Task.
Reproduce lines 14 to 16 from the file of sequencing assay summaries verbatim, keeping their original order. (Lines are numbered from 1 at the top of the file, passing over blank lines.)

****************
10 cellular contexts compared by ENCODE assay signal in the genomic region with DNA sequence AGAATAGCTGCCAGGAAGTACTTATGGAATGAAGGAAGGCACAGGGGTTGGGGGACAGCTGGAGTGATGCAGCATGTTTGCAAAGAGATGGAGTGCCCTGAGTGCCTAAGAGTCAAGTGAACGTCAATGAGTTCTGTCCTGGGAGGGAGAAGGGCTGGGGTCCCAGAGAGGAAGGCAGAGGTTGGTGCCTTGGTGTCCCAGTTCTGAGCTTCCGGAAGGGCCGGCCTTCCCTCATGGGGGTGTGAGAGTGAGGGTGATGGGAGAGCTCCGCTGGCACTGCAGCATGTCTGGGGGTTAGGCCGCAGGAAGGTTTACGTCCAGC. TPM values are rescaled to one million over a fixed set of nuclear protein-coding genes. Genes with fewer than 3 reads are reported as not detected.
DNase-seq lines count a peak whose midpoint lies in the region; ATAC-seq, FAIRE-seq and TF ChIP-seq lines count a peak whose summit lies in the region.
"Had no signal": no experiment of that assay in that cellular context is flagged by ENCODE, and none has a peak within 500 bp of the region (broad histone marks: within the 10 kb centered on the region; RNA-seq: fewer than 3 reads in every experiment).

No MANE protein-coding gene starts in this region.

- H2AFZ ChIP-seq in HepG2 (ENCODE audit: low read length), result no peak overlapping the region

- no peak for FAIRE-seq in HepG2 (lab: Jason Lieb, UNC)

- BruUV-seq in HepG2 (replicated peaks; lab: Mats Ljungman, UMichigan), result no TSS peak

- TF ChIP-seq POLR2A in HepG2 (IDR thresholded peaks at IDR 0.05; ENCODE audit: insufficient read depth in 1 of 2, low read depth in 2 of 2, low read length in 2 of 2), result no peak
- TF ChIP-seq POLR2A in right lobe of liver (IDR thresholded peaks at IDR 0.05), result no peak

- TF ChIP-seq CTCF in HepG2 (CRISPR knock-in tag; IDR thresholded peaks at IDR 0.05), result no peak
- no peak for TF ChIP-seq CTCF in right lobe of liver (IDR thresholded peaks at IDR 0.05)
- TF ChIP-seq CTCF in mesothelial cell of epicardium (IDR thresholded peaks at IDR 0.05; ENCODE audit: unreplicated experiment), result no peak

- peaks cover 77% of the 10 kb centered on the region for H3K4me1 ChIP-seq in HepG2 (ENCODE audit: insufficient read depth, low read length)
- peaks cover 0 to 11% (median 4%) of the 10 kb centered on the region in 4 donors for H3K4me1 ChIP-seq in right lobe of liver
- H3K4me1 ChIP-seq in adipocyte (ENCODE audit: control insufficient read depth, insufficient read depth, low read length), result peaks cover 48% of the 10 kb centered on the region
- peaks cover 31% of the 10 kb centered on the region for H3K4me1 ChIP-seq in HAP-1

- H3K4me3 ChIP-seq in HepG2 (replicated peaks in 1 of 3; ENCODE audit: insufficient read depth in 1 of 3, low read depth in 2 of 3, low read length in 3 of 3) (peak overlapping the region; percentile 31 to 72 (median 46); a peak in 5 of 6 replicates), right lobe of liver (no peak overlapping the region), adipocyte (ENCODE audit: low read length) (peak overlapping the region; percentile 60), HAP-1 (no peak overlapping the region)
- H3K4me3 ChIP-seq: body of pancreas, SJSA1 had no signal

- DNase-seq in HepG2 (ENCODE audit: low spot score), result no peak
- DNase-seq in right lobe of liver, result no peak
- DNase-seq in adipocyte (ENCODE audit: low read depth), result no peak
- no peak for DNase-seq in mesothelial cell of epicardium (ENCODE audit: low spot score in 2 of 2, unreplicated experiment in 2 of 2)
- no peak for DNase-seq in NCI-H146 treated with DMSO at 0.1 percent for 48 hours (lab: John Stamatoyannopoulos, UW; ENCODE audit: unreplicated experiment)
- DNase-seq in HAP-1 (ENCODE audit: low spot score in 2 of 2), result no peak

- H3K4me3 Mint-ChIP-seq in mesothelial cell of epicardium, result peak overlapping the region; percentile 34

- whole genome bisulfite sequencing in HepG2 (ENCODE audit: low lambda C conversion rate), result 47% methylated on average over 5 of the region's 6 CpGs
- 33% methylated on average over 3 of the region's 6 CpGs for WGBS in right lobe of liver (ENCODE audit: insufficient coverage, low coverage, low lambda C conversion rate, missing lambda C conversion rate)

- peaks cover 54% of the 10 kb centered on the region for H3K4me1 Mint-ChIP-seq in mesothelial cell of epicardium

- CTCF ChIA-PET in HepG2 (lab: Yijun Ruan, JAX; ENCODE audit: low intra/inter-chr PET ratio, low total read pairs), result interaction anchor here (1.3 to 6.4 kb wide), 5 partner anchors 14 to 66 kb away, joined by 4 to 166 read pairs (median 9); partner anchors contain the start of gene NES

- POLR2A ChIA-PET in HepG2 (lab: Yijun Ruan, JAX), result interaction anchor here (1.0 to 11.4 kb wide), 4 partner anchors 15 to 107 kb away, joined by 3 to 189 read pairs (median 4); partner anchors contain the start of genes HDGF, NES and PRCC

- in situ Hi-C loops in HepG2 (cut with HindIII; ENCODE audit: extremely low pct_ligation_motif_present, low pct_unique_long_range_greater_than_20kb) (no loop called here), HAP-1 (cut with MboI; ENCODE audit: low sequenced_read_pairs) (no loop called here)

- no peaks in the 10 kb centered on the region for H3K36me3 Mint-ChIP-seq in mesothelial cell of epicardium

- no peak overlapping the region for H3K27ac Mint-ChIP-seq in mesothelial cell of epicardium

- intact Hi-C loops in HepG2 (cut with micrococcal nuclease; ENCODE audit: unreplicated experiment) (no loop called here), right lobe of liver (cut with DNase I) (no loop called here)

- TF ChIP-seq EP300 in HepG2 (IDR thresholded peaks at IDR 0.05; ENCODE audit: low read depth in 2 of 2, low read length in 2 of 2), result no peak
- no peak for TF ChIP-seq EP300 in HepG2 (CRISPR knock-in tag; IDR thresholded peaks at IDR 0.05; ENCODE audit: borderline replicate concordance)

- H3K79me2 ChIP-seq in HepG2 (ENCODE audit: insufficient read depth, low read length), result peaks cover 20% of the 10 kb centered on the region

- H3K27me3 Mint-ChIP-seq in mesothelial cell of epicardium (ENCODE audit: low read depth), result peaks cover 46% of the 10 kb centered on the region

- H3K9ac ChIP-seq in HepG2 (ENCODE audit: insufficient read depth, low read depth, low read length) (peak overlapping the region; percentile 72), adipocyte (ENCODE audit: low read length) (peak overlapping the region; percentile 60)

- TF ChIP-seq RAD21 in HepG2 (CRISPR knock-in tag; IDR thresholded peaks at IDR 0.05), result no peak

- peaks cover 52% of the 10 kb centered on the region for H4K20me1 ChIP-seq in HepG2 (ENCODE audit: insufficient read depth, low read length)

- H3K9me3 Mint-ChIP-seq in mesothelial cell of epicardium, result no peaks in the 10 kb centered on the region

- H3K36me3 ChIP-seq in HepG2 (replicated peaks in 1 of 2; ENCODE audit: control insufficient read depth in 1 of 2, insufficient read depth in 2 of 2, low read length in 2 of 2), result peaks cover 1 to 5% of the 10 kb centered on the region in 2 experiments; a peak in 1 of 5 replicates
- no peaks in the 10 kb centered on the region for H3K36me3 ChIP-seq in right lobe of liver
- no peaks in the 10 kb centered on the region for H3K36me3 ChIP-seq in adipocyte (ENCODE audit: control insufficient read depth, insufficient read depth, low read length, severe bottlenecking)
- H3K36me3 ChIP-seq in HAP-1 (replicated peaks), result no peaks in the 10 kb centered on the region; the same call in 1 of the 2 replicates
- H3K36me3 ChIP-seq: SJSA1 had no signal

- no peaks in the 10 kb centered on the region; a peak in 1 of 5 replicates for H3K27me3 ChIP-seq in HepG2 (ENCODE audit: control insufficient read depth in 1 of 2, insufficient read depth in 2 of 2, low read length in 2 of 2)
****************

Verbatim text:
- peaks cover 0 to 11% (median 4%) of the 10 kb centered on the region in 4 donors for H3K4me1 ChIP-seq in right lobe of liver
- H3K4me1 ChIP-seq in adipocyte (ENCODE audit: control insufficient read depth, insufficient read depth, low read length), result peaks cover 48% of the 10 kb centered on the region
- peaks cover 31% of the 10 kb centered on the region for H3K4me1 ChIP-seq in HAP-1